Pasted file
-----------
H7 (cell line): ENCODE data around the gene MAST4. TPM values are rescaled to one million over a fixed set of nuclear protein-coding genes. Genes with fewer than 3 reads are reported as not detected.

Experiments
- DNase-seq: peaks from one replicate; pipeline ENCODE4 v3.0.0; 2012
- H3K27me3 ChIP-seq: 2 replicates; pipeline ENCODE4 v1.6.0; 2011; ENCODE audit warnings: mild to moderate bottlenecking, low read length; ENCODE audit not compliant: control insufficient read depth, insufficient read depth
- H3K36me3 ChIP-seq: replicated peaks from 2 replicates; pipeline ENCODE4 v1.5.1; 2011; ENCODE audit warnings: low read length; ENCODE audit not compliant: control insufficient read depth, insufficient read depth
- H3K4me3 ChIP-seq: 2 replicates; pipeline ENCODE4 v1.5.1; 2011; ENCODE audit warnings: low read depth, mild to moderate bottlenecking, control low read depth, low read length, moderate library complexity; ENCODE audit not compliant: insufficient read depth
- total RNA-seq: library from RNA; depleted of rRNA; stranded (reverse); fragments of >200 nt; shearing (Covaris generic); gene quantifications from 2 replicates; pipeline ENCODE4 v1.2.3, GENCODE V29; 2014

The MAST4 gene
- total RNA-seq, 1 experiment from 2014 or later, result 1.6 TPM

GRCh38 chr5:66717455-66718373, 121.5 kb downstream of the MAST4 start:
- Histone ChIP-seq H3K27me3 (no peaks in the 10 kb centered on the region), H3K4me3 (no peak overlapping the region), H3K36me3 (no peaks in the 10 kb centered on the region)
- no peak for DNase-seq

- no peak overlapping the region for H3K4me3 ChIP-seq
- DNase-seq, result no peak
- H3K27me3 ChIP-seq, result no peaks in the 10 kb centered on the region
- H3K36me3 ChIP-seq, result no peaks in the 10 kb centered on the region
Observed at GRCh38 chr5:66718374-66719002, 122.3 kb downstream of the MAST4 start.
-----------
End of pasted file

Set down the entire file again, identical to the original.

H7 (cell line): ENCODE data around the gene MAST4. TPM values are rescaled to one million over a fixed set of nuclear protein-coding genes. Genes with fewer than 3 reads are reported as not detected.

Experiments
- DNase-seq: peaks from one replicate; pipeline ENCODE4 v3.0.0; 2012
- H3K27me3 ChIP-seq: 2 replicates; pipeline ENCODE4 v1.6.0; 2011; ENCODE audit warnings: mild to moderate bottlenecking, low read length; ENCODE audit not compliant: control insufficient read depth, insufficient read depth
- H3K36me3 ChIP-seq: replicated peaks from 2 replicates; pipeline ENCODE4 v1.5.1; 2011; ENCODE audit warnings: low read length; ENCODE audit not compliant: control insufficient read depth, insufficient read depth
- H3K4me3 ChIP-seq: 2 replicates; pipeline ENCODE4 v1.5.1; 2011; ENCODE audit warnings: low read depth, mild to moderate bottlenecking, control low read depth, low read length, moderate library complexity; ENCODE audit not compliant: insufficient read depth
- total RNA-seq: library from RNA; depleted of rRNA; stranded (reverse); fragments of >200 nt; shearing (Covaris generic); gene quantifications from 2 replicates; pipeline ENCODE4 v1.2.3, GENCODE V29; 2014

The MAST4 gene
- total RNA-seq, 1 experiment from 2014 or later, result 1.6 TPM

GRCh38 chr5:66717455-66718373, 121.5 kb downstream of the MAST4 start:
- Histone ChIP-seq H3K27me3 (no peaks in the 10 kb centered on the region), H3K4me3 (no peak overlapping the region), H3K36me3 (no peaks in the 10 kb centered on the region)
- no peak for DNase-seq

- no peak overlapping the region for H3K4me3 ChIP-seq
- DNase-seq, result no peak
- H3K27me3 ChIP-seq, result no peaks in the 10 kb centered on the region
- H3K36me3 ChIP-seq, result no peaks in the 10 kb centered on the region
Observed at GRCh38 chr5:66718374-66719002, 122.3 kb downstream of the MAST4 start.